The Museum of Veterans and Military History in Vilonia, this week, added to the inventory a document referred to as a U.S. Bureau of Pensions certificate. It was issued to Sarah Alwood, widow of John Alwood, a private, Co.D, 60th Regiment, Ohio Infantry.

A story regarding the certificate has not been confirmed and possibly never will be. It was donated by Joe Maxwell of Vilonia. He said he was told that his cousin, Mr. Alwood, was killed in action. The certificate shows his widow was to receive a pension rate of $12 per month to commence on Jan. 10, 1912. The envelope, shows it to have been delivered as a registered letter to an address in Lancaster, Ohio. Research has revealed little about the soldier. One can only speculate the rest of the story.

On another note, several visitors have shared stories this week. Freddie Hare of the El Paso area, was one. He talked about his grandfather, the late Arch Hare of Rose Bud, who entered the military in 1917, 100 years ago, at the age of 18. He caught the tail end of WWI. He was in France for two months when he became ill with the flu. It could be 100 degrees outside, Freddie Hare said, and his grandfather would be cold. He served in the trenches until his feet were frozen, Freddie said.

Most of the men folks in Freddie’s family have served in the military. Freddie’s dad was in World War II—serving in Germany on VE Day and in the Philippines on VJ Day. Freddie’s older brother served 40 years in the Army. His younger brother served seven years in the Army and Freddie served 22 years in the Air Force. Freddie was a loadmaster on a C-130 and involved in Operation Babylift—the name given to the mass evacuation of children from South Vietnam to the United States and other countries at the end of the Vietnam War. He was also at the last official battle of the Vietnam War at Kohtang and there when Saigon fell. One of his jobs, he said, was picking up the bodies of the fallen. He knows the name of many on the last panel of the Vietnam Memorial panel.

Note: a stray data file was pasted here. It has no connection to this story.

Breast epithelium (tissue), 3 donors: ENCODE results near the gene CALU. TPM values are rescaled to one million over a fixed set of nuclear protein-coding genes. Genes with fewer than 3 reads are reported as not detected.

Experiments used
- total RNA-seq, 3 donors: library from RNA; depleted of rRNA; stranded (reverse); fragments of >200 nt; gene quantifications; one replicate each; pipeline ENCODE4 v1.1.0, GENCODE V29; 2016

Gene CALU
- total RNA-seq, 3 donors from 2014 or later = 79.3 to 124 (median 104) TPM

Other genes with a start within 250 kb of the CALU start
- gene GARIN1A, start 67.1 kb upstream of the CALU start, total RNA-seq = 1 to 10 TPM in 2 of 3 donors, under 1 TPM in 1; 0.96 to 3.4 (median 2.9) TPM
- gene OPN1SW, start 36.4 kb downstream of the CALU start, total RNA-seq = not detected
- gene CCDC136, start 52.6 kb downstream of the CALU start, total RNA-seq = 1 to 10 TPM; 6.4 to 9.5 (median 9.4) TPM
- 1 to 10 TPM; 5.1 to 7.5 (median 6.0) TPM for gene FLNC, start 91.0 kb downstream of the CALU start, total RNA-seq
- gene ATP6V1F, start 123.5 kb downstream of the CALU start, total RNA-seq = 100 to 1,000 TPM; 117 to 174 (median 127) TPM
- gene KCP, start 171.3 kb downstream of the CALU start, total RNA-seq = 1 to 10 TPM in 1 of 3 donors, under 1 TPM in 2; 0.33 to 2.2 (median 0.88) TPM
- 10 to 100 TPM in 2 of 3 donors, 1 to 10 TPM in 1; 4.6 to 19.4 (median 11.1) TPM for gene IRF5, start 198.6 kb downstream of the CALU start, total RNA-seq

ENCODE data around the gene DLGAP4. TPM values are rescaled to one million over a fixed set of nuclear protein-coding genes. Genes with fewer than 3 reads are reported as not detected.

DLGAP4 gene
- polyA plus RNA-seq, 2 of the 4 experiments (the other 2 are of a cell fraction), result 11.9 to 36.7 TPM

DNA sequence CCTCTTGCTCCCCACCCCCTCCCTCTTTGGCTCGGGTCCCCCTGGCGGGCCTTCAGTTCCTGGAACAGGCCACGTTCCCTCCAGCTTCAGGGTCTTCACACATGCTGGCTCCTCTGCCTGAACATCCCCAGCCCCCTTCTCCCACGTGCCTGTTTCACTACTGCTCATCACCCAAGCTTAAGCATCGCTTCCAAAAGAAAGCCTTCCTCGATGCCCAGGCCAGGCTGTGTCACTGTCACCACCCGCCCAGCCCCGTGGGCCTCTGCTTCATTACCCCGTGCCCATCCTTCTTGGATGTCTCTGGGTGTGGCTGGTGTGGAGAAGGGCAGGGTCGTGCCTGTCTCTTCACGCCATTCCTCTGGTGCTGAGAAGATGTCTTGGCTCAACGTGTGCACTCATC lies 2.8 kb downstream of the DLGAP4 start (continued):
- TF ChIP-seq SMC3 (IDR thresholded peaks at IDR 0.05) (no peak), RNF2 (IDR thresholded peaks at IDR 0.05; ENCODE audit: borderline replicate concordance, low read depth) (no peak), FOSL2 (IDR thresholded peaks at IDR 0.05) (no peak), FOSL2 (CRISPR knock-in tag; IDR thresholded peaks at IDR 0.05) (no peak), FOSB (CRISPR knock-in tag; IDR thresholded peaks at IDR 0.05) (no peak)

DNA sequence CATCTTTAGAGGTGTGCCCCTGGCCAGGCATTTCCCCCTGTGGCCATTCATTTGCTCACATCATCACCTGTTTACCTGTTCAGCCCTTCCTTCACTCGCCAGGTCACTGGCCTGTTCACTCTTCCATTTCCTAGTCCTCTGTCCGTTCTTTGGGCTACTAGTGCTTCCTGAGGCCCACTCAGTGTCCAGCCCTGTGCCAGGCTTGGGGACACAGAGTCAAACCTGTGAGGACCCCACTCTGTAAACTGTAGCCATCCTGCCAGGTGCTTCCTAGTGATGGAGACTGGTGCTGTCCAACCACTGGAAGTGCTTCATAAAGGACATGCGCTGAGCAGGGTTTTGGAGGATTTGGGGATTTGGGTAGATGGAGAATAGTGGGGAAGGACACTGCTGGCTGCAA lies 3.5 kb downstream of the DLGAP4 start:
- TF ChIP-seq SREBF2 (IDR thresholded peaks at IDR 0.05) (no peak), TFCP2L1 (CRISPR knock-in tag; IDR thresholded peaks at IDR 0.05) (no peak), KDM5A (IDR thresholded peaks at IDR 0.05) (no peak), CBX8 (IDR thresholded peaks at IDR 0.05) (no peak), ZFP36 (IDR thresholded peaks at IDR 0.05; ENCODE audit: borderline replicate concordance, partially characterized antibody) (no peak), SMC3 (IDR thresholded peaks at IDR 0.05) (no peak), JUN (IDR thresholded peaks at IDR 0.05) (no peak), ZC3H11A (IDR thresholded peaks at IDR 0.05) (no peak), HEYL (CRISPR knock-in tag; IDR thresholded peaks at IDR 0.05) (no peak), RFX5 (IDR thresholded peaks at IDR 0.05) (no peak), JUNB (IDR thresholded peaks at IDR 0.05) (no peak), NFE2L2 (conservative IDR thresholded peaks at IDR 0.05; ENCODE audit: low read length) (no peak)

Documenting the veterans’ stories, the docents said, is just as important as logging in the memorabilia. Prior to the 2014 tornado, that downed the museum, about 35 were on file. Many were lost as a result. This week, the museum has launched, once again, the program "Voices" where veterans’ stories will be recorded and archived. Veterans are invited to participate.

Located at 53 N. Mt. Olive, the museum is open from 9 a.m. until 4 p.m., Fridays and Saturdays and 1 p.m. until 4 p.m., the first Sunday of the month. No charge to tour. For information, call 501-796-8181.